Longman Dictionary of Contemporary English
The Collaborative International Dictionary
Steed \Steed\ (st[=e]d), n. [OE. stede, AS. st[=e]da a
stud-horse, war horse, fr. st[=o]d a stud of breeding steeds;
akin to G. stute a mare, Icel. stedda, st[=o][eth], a stud.
A horse, especially a spirited horse for state or war; --
used chiefly in poetry or stately prose. ``A knight upon a
Mounted upon a hot and fiery steed.
Douglas Harper's Etymology Dictionary
Old English steda "stallion, stud horse," from Proto-Germanic *stodjon (source also of Old Norse stoð), from the same Germanic root as Old English stod (see stud (n.2)). In Middle English, "a great horse" (as distinguished from a palfrey), "a spirited war horse." Obsolete from 16c. except in poetic, rhetorical, or jocular language.
n. (context archaic poetic English) A stallion, especially in the sense of mount.
n. (literary) a spirited horse for state or war
Usage examples of "steed".
Luthien waited until the last possible second, then cut Riverdancer to the left, angling away from the knight, and the strong and agile steed responded, cutting hard, clumps of turf flying from its hooves.
Paganel, DISTRAIT as usual, was flung several times before he succeeded in bestriding his good steed, but once in the saddle, his inseparable telescope on his shoulder-belt, he held on well enough, keeping his feet fast in the stirrups, and trusting entirely to the sagacity of his beast.
There was a pleasing serenity about the great pompous battle scene with its solemn courtly warriors bestriding their heavily prancing steeds, grey or skewbald or dun, all gravely in earnest, and yet somehow conveying the impression that their campaigns were but vast serious picnics arranged in the grand manner.
Jaren geleden was Anne tot de conclusie gekomen dat steeds minder mensen die laatste mogelijkheid zouden kiezen en dan nog voornamelijk omdat ze vergeten waren hun kalmerende pillen te slikken.
Abroad by reinless steeds, even so the world: Yea, even as chariot-dust upon the air, It shall be sought and not found anywhere.
En zij dacht, steeds voor haar piano, nu een roulade, dan een paar voorslagen studeerende, aan andere lieve menschen, die zij kende.
Maar toen Vincent was verdwenen, vroeg zij Henk en Eline kort, of zij niet dachten te dineeren dien middag, zoodat Henk zich met een wanhopigen zucht aan tafel zette, en Eline, steeds zwijgend, het gelaat vol tragische, doodsche kalmte, haar stoel nam en haar servet langzaam openplooide.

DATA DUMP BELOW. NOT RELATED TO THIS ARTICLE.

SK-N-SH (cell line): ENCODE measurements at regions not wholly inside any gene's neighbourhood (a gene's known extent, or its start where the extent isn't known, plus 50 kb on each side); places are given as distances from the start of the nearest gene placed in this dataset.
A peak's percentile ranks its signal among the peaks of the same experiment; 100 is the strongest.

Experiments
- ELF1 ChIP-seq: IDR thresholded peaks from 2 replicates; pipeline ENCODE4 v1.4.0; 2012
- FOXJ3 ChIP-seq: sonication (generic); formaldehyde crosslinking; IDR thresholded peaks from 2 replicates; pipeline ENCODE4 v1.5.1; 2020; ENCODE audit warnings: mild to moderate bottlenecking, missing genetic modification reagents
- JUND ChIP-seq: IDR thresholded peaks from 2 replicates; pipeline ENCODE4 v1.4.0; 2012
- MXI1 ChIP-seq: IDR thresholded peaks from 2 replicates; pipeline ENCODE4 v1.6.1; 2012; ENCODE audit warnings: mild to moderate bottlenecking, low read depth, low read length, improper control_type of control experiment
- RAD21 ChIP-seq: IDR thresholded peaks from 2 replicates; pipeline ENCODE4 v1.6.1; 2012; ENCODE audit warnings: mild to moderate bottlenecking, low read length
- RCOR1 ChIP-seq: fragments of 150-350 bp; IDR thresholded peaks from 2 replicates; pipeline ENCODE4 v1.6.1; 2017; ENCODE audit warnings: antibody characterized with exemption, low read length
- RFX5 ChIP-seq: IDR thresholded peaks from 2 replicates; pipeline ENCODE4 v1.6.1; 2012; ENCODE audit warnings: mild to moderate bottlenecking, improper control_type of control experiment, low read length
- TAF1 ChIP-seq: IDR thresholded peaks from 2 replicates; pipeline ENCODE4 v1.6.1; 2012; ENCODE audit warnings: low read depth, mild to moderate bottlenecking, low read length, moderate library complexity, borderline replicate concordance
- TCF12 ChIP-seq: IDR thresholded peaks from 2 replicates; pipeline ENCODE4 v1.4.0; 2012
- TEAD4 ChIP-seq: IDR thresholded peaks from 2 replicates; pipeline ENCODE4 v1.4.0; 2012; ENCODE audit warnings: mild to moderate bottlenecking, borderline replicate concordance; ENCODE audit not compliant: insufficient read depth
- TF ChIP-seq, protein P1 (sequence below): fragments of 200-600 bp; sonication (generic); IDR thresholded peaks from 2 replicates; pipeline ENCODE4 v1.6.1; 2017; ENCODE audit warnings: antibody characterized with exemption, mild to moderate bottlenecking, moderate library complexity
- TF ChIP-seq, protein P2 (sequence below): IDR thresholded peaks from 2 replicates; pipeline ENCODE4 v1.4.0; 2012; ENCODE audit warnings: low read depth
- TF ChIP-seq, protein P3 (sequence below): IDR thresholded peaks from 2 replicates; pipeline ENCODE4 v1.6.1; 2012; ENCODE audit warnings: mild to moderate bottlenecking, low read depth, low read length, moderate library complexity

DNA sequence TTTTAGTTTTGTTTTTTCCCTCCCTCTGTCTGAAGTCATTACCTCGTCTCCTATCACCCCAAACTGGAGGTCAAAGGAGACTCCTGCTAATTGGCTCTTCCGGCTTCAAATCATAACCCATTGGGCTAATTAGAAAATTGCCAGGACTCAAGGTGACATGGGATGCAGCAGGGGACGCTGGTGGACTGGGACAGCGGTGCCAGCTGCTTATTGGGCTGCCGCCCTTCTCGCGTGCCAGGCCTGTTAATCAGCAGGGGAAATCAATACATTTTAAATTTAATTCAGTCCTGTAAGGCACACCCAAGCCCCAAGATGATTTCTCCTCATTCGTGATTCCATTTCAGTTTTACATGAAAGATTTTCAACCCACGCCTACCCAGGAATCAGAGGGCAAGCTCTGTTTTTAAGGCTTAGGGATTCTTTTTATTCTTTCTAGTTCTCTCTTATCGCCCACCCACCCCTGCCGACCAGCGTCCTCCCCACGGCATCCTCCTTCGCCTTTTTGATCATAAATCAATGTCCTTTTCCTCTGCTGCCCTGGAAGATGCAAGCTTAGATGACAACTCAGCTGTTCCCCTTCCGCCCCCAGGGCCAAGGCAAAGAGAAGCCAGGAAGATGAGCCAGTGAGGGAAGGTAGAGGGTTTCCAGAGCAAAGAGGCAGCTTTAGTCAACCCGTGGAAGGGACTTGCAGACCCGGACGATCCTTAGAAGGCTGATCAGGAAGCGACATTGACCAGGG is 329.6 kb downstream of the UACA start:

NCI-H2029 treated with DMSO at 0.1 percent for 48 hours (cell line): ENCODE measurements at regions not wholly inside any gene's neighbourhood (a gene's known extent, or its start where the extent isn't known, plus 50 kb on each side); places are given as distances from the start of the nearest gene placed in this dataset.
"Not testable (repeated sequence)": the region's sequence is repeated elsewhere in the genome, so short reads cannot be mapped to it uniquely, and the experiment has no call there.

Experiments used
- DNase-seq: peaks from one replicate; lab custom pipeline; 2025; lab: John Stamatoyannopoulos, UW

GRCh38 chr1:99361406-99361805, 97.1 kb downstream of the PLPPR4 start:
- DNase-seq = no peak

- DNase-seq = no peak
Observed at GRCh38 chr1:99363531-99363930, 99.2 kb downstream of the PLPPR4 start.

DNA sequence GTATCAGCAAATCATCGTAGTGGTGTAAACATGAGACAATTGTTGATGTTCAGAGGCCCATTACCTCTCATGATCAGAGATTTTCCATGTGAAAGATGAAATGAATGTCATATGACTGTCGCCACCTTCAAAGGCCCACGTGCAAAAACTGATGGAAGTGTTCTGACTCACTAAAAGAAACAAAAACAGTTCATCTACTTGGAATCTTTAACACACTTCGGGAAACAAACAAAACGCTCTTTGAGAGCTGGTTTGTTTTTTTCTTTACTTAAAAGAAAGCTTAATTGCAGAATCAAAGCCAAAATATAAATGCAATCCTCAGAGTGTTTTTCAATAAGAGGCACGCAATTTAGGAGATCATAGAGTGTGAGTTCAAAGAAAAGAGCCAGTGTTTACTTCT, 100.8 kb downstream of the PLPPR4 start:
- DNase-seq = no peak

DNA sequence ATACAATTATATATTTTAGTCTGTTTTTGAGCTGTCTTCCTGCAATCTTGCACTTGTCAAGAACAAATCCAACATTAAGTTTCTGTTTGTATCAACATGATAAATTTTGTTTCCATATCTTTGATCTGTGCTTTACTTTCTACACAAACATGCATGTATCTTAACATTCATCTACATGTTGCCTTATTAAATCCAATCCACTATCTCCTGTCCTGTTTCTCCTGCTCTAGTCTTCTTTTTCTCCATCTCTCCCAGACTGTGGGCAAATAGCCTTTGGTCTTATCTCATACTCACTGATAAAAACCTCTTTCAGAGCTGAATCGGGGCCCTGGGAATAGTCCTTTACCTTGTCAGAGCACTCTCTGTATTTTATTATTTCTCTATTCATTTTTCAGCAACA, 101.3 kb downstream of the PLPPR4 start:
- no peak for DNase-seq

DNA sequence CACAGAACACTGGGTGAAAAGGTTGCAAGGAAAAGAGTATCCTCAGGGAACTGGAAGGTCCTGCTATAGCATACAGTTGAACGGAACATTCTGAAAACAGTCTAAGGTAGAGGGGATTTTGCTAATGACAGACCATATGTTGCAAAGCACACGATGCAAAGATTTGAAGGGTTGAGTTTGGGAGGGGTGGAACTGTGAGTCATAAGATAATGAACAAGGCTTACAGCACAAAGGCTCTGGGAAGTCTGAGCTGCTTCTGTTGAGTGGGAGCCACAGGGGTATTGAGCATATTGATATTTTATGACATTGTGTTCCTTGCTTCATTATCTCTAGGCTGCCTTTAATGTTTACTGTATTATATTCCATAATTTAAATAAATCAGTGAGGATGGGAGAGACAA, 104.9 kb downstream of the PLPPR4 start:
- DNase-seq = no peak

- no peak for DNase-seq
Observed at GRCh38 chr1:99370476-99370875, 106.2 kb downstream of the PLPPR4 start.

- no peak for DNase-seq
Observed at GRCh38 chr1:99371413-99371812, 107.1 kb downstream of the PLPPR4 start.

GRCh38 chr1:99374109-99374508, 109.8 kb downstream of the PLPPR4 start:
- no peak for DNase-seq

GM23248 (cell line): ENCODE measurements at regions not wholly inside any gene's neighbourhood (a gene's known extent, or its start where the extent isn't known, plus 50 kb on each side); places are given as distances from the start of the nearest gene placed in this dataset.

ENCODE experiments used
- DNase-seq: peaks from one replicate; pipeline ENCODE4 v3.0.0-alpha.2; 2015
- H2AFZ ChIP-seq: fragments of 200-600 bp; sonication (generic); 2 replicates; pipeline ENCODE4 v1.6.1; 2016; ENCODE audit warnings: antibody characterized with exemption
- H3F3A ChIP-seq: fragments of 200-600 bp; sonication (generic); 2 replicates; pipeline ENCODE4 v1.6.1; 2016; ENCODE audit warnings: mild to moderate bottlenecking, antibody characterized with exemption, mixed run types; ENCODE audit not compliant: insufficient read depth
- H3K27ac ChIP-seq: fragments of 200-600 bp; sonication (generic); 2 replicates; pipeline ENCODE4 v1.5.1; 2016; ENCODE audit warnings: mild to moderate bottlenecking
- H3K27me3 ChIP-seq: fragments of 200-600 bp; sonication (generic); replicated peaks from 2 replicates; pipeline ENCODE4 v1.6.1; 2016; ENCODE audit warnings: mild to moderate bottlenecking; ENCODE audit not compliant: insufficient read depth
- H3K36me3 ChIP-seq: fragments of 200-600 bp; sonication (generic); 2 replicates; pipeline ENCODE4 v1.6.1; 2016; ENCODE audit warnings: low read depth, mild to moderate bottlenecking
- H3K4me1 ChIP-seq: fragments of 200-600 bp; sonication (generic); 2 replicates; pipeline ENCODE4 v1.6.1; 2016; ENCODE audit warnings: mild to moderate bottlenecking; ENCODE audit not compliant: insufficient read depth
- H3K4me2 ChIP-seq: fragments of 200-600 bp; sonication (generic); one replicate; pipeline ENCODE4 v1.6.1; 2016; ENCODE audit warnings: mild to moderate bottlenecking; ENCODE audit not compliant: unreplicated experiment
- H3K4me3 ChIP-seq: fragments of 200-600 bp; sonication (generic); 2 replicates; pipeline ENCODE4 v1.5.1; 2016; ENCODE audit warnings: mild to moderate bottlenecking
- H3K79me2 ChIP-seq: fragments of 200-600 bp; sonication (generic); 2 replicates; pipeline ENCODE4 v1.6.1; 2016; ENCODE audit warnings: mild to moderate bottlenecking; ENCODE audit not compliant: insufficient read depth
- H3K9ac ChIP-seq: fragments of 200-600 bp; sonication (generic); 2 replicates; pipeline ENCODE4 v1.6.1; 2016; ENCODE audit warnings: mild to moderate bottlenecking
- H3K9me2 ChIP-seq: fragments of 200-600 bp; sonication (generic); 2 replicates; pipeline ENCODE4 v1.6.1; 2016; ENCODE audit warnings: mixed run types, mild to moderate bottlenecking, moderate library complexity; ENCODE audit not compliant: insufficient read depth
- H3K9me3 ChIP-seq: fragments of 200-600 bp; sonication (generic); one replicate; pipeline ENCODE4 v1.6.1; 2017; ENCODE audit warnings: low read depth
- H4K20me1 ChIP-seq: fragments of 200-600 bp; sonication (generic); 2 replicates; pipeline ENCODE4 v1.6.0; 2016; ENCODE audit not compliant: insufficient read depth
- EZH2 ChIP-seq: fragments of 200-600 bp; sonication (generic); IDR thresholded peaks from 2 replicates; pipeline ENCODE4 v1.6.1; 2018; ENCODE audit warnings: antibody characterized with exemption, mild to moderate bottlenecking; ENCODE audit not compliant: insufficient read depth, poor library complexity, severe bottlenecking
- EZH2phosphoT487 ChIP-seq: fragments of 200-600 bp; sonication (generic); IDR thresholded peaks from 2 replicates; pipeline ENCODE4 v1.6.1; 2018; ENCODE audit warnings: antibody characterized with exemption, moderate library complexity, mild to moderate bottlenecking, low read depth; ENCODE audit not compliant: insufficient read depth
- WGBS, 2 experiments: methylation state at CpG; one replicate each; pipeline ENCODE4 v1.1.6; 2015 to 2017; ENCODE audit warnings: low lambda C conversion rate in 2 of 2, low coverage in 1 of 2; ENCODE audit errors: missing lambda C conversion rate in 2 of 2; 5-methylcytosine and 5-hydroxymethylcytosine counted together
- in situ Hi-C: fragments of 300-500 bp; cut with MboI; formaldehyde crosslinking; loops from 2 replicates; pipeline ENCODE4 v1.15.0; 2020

Steeds were browsing in the shade, with loosened bits, but saddled, ready at the first sound of the bugle to skirr through brake and thicket.
Bij het beklimmen van steile ijsblokken maakt hij, naar men zegt, steeds gebruik van zijne beide lange slagtanden, waarmede hij zich vasthaakt in barsten en kloven, om vervolgens het zware lichaam op te trekken, daarna den hals op nieuw te strekken, en op deze wijze voort te gaan, tot hij de gewenschte ligplaats bereikt heeft.
The old stot had looked a sorry thing beside the sleek sand steeds that the Dornishmen were riding, with their elegant heads, long necks, and flowing manes, but he had given all he had to give.
He spun the animal out into the brisk air and encountered Sweyn and some of the men returning from working their steeds.
I was taking a walk within one hundred yards of the sentinel, when an officer arrived and alighted from his horse, threw the bridle on the neck of his steed, and walked off.
Onward again by trains which threaded the awful snow solitude and lone peaks of the Rocky Mountains, through great cities which had been waving forest solitudes but yesterday, over prairie-oceans where the far horizon showed nor hill nor tree--naught but endless flower-strewn plains, as league after league stretched beneath the tireless swift-speeding iron steed, over billowy waving seas of giant grasses and lavish herbage products of the boundless generosity of nature in the far west, over tressel bridges which trembled and vibrated as the long train wound its oscillating way across shuddering abysses.
The thickset roan gelding could not have been mistaken by the most ignorant urbanite for a fiery steed, but Miles adored him, for his dark and liquid eye, his wide velvet nose, his phlegmatic disposition equally unappalled by rushing streams or screaming aircars, but most of all for his exquisite dressage-trained responsiveness.
Without looking to the right or left to notice the scene of rural wealth on which he had so often gloated, he went straight to the stable, and with several hearty cuffs and kicks roused his steed most uncourteously from the comfortable quarters in which he was soundly sleeping, dreaming of mountains of corn and oats and whole valleys of timothy and clover.